Neurological Examinations are vital for differentiating Alzheimer’s from other brain disorders. The physician may test your eye movement, pupil’s reaction, senses, speech, sensation, reflexes, and coordination to determine whether there is a problem in a specific part of your brain. For instance, your problem may be due to a degenerative disorder like Parkinson’s disease if you have tremors and other involuntary movements.
Mental Status Examinations
Mental status tests help look at your memory, problem-solving ability, concentration, and other cognitive functions. It allows the physician to determine whether you have dementia or delirium.
Mental status tests range from simple to somewhat complex. The physician could ask you to count backward from a certain number. You may also be asked to count backward in fives to see whether you can do it and how fast you do it. You will also get some tests on memorizing words or phrases, following written and spoken instructions, copying certain designs, and doing some simple calculations.
The physician will test your sense of awareness, like do you know where you are, what you are doing, time, date, and whether you know about the symptoms.
One of the most common mental status tests is the Mini-Mental State Exam (MMSE). In MMSE tests, you will be given a simple test with a maximum score of 30. This test evaluates the mental skills that we use on a daily basis. They will then use the test results to know how far your dementia has progressed. Here is a simple breakdown:
- 20-24 score = Mild Dementia
- 13-20 score = Moderate Dementia
- Less than 12 score = Severe Dementia
Sometimes MMSE tests help tell the progress of a person with Alzheimer’s after starting treatment. Individuals with Alzheimer’s disease are usually expected to lose 2 to 4 points in this test every year.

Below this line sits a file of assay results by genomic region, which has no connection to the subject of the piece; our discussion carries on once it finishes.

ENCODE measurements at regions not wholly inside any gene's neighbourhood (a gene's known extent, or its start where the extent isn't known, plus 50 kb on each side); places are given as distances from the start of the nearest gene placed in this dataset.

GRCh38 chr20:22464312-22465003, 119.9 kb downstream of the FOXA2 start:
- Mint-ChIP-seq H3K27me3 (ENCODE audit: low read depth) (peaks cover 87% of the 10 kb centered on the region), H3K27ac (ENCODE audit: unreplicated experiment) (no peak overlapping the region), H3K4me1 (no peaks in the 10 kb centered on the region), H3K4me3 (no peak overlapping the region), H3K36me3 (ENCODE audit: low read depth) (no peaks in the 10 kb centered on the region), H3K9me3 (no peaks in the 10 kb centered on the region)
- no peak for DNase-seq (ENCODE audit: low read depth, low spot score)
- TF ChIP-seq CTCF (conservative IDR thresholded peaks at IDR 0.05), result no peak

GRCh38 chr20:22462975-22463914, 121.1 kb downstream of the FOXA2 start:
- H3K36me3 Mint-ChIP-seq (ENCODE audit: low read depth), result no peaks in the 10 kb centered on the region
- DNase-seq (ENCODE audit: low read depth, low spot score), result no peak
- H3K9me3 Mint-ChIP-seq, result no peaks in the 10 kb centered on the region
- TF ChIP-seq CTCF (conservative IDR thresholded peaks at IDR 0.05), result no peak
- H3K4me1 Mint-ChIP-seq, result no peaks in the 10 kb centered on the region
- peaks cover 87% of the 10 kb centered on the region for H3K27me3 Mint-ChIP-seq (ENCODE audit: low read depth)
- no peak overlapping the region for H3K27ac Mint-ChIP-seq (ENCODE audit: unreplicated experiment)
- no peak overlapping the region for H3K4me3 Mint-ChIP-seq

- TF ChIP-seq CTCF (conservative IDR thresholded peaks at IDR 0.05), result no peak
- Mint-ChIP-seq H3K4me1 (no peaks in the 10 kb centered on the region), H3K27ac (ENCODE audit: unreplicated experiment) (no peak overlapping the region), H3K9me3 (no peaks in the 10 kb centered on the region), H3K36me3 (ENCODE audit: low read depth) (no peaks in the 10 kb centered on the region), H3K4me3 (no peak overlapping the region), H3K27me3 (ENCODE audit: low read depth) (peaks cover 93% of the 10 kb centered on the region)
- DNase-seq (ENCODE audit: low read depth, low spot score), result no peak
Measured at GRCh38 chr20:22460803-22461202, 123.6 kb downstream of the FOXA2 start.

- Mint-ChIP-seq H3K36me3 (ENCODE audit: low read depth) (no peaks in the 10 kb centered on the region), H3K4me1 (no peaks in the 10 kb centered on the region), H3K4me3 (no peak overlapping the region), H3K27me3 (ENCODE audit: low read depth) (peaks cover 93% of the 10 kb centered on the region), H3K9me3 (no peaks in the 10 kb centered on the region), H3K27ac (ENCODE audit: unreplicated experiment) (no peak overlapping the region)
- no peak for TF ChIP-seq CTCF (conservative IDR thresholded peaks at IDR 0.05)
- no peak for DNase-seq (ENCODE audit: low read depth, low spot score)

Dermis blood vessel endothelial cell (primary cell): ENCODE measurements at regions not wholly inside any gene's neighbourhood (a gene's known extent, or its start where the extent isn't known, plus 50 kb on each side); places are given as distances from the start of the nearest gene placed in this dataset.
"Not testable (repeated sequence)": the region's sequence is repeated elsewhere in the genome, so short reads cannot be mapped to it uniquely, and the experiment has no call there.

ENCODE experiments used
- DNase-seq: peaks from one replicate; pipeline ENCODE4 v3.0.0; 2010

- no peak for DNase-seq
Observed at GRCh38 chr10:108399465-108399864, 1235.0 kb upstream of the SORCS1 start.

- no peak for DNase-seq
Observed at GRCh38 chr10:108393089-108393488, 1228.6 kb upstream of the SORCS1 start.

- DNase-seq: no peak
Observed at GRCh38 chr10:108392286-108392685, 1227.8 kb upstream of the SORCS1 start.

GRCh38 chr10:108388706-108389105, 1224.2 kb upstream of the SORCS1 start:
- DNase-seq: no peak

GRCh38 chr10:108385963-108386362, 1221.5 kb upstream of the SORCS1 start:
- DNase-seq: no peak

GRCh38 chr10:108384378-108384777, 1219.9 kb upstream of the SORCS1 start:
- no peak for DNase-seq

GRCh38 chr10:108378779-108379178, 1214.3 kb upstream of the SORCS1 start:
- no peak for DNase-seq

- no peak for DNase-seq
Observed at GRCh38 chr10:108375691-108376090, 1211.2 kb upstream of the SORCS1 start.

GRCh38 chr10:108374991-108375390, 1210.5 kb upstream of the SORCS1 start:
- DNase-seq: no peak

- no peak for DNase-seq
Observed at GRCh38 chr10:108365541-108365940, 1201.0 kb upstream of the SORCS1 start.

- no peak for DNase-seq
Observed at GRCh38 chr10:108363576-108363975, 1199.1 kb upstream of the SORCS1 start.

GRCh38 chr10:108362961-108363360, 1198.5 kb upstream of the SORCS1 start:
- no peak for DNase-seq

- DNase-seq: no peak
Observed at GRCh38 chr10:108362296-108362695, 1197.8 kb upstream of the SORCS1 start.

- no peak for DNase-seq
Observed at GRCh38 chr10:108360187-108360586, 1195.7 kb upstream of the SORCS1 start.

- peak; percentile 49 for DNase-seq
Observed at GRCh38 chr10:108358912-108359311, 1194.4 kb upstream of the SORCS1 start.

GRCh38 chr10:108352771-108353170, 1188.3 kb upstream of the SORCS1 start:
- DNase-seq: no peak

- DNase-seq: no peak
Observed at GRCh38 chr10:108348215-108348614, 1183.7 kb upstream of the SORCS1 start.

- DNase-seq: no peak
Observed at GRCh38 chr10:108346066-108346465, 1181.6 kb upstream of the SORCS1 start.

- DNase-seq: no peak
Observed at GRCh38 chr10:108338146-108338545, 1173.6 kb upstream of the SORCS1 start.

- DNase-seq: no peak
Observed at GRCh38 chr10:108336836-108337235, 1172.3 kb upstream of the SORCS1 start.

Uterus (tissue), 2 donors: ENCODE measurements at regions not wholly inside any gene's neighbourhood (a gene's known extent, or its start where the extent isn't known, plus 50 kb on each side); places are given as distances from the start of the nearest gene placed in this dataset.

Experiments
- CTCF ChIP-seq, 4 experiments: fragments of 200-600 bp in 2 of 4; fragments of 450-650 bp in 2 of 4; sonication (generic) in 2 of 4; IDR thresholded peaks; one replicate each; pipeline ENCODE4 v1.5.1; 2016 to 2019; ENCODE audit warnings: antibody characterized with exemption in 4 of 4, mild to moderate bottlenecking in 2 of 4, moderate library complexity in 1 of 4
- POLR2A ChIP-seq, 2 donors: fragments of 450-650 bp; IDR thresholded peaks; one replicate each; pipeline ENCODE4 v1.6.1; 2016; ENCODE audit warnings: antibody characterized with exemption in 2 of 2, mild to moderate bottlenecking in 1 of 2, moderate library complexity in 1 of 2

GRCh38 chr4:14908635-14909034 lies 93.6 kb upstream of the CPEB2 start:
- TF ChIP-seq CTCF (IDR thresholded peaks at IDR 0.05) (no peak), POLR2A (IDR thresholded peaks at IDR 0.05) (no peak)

Mini-Cog is another standard mental status examination that helps the physicians to know what additional examinations to do. This test involves only two tasks; One, draw a clock with all the numbers, and it should be showing the time specified by the physician. Second, you’ll be asked to remember certain names of some common objects, and then you’ll be asked to repeat the names a few minutes later.
Physicians will also perform mood assessments to rule out the possibility of depression, which is also known to affect memory in some cases.
Magnetic Resonance Imaging (MRI) and Computed Tomography (CT) are always done during the diagnosis of the different types of dementia, including Alzheimer’s disease. These scans rule out the possibility of tumors, stroke, and hemorrhage that could be affecting the performance of your brain and causing Alzheimer’s-like symptoms.
In addition to ruling out other diagnoses, brain scans can also show the extent of Alzheimer’s disease by looking at the extent of brain mass loss.
Sometimes MRI and CT scans are not enough to make a definitive diagnosis. In such cases, physicians request additional brain scans, single-photon emission computed tomography, and positron emission tomography. These tests can confirm an Alzheimer’s disease diagnosis and rule out the possibility of other forms of dementia like Lewy Body and Frontotemporal dementia.
Physicians can use genetic tests that screen for specific genes that increase the risk of Alzheimer’s disease. For instance, studies have shown that gene APOE-e4 increases the risk of Alzheimer’s.
Deterministic genes are also known to cause Autosomal Dominant Alzheimer’s Disease (ADAD). This is a rare form of Alzheimer’s that tends to run in families.
Genetic testing of Alzheimer’s is quite controversial, especially the APOE-e4 tests. They are not recommended.
Other than the above tests, Alzheimer’s diagnosis can also include psychosocial evaluations, functional assessments, neuropsychological tests (conducted by neurologists and psychologists), and spinal tap or lumbar puncture.